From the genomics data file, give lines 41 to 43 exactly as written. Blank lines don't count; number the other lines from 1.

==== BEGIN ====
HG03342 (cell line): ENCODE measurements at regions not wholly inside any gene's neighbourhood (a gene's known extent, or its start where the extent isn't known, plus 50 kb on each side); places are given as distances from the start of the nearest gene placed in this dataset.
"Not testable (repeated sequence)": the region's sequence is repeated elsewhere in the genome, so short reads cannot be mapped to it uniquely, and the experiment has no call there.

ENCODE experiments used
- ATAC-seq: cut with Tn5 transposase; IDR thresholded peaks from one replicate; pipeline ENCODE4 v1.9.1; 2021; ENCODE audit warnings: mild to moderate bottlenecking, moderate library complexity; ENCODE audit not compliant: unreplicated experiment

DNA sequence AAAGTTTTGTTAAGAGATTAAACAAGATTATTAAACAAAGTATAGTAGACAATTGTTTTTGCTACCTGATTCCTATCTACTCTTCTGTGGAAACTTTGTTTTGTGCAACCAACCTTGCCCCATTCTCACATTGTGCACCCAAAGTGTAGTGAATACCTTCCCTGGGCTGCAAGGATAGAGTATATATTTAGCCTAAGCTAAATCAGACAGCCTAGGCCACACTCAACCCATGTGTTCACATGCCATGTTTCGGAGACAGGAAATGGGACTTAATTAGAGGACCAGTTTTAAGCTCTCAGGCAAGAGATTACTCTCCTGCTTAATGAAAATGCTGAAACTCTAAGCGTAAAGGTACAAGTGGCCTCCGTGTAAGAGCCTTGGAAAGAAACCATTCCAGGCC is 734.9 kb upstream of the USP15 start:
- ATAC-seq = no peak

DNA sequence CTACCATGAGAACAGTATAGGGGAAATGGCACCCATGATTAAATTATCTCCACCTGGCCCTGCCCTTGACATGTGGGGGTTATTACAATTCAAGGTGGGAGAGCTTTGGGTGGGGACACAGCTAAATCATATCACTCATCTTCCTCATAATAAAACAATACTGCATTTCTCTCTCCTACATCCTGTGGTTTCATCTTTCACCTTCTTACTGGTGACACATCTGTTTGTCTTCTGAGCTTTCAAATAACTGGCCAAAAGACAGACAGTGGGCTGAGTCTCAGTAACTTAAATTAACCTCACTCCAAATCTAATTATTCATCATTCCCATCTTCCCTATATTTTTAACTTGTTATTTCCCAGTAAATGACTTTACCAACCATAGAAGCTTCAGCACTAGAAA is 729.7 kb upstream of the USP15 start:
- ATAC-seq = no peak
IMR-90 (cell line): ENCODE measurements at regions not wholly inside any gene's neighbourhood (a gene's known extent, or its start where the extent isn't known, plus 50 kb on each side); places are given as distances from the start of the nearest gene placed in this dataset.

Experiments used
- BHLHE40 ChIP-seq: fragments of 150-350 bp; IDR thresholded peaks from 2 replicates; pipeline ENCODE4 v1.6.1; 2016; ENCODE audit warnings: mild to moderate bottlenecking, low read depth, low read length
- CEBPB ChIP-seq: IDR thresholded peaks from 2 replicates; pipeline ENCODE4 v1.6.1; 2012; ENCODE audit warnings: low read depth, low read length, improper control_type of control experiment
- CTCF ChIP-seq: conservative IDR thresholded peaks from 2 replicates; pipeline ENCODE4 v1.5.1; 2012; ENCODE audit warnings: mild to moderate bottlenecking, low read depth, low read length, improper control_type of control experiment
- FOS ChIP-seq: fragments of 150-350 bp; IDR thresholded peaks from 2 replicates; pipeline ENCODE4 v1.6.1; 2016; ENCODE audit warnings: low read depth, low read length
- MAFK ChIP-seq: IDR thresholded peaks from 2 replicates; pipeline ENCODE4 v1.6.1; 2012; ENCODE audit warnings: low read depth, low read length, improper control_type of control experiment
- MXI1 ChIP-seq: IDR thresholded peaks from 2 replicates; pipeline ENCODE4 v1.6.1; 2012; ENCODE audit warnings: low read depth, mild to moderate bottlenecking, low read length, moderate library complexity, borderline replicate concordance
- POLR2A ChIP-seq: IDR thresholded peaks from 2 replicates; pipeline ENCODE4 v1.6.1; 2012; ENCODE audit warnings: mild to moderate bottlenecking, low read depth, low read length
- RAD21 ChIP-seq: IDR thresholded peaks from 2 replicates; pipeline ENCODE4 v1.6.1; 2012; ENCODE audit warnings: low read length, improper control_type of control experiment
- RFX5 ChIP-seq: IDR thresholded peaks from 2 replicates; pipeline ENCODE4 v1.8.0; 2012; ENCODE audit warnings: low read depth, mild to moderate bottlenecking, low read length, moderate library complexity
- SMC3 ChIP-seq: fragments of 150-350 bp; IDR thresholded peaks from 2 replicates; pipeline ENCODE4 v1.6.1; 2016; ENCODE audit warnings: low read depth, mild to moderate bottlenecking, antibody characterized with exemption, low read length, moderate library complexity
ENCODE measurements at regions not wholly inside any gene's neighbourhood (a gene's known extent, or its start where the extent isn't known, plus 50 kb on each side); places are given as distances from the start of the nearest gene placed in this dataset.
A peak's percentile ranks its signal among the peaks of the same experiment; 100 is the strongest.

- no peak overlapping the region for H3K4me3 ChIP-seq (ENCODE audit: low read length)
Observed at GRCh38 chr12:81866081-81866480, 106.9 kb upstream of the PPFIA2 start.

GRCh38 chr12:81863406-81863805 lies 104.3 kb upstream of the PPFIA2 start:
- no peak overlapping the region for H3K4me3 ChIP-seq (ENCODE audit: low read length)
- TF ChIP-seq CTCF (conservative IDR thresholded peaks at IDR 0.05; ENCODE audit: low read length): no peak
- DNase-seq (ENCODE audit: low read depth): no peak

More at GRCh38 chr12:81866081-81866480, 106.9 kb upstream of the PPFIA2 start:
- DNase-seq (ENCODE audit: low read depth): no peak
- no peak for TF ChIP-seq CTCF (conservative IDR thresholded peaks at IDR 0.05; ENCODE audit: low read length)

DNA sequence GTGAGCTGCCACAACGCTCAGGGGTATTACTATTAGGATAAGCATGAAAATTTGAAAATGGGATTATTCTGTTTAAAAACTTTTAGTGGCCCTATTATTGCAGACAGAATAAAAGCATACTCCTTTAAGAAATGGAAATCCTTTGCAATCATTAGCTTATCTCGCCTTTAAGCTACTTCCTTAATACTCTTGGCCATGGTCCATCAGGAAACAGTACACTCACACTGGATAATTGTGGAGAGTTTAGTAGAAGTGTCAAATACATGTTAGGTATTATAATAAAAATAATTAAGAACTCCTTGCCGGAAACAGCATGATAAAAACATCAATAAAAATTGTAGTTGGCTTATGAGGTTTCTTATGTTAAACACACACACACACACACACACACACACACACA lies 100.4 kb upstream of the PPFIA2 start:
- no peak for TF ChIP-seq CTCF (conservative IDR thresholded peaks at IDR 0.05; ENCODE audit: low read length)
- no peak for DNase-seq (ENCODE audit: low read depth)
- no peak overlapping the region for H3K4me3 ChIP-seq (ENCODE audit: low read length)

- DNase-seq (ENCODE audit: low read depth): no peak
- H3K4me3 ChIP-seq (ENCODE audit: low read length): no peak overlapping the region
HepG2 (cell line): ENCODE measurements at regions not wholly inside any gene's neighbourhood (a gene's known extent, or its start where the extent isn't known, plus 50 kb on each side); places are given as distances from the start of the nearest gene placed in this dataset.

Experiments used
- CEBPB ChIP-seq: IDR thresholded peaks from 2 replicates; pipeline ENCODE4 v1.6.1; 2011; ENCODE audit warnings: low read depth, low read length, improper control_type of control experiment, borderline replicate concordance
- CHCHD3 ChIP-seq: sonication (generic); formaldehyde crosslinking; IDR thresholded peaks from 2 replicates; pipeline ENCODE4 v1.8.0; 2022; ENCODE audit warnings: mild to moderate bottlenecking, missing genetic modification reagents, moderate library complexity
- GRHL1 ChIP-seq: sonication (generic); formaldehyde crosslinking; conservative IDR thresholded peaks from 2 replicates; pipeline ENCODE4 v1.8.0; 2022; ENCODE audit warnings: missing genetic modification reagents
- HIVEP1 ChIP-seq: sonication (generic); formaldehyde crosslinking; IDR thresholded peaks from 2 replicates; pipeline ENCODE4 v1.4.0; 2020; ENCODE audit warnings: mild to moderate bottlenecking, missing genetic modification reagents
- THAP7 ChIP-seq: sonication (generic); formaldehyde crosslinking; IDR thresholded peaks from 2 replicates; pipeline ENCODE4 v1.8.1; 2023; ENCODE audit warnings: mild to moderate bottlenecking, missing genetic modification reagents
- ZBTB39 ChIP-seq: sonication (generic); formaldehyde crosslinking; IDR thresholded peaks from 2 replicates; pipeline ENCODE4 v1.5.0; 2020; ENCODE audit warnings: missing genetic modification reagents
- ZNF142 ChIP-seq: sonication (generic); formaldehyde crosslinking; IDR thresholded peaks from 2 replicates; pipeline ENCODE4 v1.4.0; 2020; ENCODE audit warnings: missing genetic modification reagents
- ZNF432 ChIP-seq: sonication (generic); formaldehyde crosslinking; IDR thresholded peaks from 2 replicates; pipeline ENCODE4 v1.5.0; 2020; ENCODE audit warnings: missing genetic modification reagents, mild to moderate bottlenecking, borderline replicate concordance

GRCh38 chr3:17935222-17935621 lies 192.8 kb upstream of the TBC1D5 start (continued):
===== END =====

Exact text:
- CHCHD3 ChIP-seq: sonication (generic); formaldehyde crosslinking; IDR thresholded peaks from 2 replicates; pipeline ENCODE4 v1.8.0; 2022; ENCODE audit warnings: mild to moderate bottlenecking, missing genetic modification reagents, moderate library complexity
- GRHL1 ChIP-seq: sonication (generic); formaldehyde crosslinking; conservative IDR thresholded peaks from 2 replicates; pipeline ENCODE4 v1.8.0; 2022; ENCODE audit warnings: missing genetic modification reagents
- HIVEP1 ChIP-seq: sonication (generic); formaldehyde crosslinking; IDR thresholded peaks from 2 replicates; pipeline ENCODE4 v1.4.0; 2020; ENCODE audit warnings: mild to moderate bottlenecking, missing genetic modification reagents